Why all businesses should practice Know Your Customer (KYC)

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News of the torrent of terrorism attacks perpetuated by Boko Haram in northern Nigeria often reports that Boko-Haram has access to weapons and machinery that are sophisticated, more so than the military’s. One report of the Chibok girls’ adoption alleged that the terrorists arrived in a fleet of brand new Toyota buses.

The following question arises; how does Boko-Haram buy all the guns, buses, food, and IT equipment that it uses? Are any of these supplied by businesses within Nigeria? Is the private sector, through careless dealing with terrorism-linked customers complicit in the spate of terror in Nigeria?

I hypothesize that it is possible that some financial institutions facilitate funds transfers that sponsor terrorism, and that a range of other organizations knowingly or unknowingly provide support for terrorist organizations. Any effort at stopping Boko- Haram must include efforts to identify the supply chains that are linked to it and to stop the supply of goods that enables it to carry out its nefarious acts.

Businesses should take an ethical stand that disallows its goods and services from becoming tools in the hands of those seeking to harm society. This will require looking beyond narrow definitions of business success such as profit to having a sustainable view that regards business as an enabler of society’s good. This makes business sense as it ensures that the business will continue to have a functioning society to support.

One way for businesses to guard customers’ ethical use of their products is to practice Know Your Customer (KYC). Know your customer policies are widely used in the financial services sector and are often a regulatory requirement.
Know your customer requires financial institutions to exercise due diligence before opening a customer account. In the case of an institutional customer, it connotes knowing the individuals with authority to act on behalf of that customer, verifying the business activity and the legitimacy of the business activities themselves.

Typical KYC elements include documentation, verification of documents used in opening accounts as well as transaction monitoring to identify unusual transactions and raise the appropriate red flags to the appropriate authorizes.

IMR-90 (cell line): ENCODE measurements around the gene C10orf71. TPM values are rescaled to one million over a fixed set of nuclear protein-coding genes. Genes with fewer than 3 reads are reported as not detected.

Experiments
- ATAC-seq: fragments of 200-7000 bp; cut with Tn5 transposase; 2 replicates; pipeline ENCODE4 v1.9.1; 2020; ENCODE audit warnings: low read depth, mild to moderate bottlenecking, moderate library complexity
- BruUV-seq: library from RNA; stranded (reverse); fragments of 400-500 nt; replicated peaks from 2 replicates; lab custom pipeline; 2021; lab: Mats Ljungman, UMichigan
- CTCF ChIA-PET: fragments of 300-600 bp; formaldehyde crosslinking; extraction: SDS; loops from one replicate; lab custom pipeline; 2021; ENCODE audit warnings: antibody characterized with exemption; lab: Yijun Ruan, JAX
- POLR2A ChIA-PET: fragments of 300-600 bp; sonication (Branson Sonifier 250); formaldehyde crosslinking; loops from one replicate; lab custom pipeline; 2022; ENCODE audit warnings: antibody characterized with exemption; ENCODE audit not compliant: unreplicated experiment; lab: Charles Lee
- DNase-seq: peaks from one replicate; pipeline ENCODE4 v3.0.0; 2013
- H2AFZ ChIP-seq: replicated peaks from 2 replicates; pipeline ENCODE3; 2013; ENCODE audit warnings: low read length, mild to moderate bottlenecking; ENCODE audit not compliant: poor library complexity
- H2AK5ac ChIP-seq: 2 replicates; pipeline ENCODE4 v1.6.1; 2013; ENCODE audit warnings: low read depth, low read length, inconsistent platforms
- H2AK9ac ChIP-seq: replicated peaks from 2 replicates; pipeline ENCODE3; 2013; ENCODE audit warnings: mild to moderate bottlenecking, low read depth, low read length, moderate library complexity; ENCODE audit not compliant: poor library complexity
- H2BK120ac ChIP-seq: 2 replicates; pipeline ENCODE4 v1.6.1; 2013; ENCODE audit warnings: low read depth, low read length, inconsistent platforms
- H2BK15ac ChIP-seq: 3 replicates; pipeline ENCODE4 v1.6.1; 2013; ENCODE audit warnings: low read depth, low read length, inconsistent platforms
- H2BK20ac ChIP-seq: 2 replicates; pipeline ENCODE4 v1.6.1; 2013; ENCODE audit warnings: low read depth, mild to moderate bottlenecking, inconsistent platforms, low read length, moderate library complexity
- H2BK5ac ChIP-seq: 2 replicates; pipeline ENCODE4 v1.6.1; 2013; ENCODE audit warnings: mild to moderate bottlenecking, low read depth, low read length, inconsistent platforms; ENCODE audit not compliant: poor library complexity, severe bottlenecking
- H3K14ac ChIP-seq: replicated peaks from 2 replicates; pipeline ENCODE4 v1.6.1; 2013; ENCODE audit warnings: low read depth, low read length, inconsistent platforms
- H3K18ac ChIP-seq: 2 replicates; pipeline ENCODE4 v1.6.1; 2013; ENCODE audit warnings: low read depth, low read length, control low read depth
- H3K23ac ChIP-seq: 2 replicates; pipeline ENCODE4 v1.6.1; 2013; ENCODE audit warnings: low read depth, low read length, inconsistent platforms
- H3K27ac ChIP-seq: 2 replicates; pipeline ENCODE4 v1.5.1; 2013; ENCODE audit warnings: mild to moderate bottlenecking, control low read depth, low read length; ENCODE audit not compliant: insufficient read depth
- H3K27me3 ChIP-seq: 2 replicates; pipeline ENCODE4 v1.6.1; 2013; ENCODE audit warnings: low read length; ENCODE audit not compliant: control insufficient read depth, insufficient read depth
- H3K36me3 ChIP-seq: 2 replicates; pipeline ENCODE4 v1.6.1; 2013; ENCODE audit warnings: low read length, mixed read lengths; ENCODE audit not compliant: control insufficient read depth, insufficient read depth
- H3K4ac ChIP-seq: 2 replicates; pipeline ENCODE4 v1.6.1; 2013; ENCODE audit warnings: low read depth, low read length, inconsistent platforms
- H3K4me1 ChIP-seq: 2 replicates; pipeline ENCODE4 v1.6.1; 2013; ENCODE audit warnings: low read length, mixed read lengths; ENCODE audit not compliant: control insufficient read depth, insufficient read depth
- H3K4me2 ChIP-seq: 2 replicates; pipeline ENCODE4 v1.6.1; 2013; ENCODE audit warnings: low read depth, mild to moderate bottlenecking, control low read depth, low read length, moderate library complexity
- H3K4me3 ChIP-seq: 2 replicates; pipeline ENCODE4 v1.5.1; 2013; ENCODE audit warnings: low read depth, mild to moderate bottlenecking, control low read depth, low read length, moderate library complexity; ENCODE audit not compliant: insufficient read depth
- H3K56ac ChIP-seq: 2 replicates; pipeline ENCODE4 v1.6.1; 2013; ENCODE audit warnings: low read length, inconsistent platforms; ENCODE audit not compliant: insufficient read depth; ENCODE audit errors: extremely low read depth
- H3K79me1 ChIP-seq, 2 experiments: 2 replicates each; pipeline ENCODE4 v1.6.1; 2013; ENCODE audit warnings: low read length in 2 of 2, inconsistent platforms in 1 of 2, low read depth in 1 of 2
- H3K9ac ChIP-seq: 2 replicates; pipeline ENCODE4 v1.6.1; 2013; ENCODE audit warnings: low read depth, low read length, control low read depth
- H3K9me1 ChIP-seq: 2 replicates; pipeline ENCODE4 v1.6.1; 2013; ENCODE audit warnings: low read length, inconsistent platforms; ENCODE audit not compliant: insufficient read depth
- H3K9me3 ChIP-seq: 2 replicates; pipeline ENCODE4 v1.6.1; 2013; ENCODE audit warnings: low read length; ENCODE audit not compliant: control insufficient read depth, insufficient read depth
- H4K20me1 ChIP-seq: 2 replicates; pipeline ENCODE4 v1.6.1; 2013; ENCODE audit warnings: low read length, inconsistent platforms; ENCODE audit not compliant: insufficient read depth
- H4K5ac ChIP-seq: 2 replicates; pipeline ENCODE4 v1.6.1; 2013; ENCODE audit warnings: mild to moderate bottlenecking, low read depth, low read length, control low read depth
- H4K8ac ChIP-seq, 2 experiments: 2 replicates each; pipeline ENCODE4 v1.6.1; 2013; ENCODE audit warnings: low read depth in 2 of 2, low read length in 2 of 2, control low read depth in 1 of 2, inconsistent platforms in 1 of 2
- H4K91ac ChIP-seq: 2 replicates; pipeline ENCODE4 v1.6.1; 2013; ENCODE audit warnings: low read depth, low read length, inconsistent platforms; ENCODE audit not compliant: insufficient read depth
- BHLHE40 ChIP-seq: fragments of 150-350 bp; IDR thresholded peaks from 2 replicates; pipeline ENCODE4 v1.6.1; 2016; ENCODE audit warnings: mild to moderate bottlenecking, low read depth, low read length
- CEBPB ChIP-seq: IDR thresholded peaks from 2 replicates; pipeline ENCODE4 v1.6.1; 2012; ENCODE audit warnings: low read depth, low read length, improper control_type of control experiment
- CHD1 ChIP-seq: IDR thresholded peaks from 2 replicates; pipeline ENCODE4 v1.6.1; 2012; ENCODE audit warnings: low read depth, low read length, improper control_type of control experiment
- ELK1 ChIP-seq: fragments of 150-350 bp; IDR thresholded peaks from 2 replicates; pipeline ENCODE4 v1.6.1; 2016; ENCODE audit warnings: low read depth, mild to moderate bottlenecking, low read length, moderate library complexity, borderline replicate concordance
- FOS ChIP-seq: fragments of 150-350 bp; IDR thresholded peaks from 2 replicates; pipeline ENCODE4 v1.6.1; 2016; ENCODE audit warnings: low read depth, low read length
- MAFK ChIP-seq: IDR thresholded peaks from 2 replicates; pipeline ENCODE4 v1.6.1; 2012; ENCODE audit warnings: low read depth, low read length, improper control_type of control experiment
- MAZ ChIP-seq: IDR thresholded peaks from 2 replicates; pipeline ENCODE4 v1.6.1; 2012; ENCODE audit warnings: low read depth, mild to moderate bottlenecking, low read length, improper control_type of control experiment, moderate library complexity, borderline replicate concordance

KYC policies and practices help to identify the probability of a customer engaging in money laundering or terrorism funding. KYC practices do not only benefit the society, they protect businesses from reputational, operational and financial risks that may arise from unwittingly facilitating fraudulent or terrorists acts.

This principle should be adopted by other businesses operating in Nigeria; they should know their customers and be on alert to identify business transaction with suspicious characteristics that may point out links to terrorist activities. Such suspicious characteristics include an unusually high quantity of inflammable materials, clandestine delivery times, proximity to known terrorists locations, high volume of high value cash payments and customer wealth without relevant business activity to support it. These suspicious transactions should then be escalated to appropriate regulatory or security agencies that may then follow up.

To be sure, adopting this approach may lead to a number of false alarms and may substantially increase monitoring and policing costs but these costs may well be worth it if one considers the human and economic casualties of the unjustifiable war on Nigeria by terrorists. As someone once said, the price of freedom is eternal vigilance. Businesses must go beyond finger pointing at the government for its failures to end terrorism but must ensure that it comes to equity with clean hands.

In a similar vein, as events lead up to the general elections in Nigeria, businesses should be ethical when dealing with politically exposed persons and should be sure to avoid lending their services to campaigns that are incendiary in nature.


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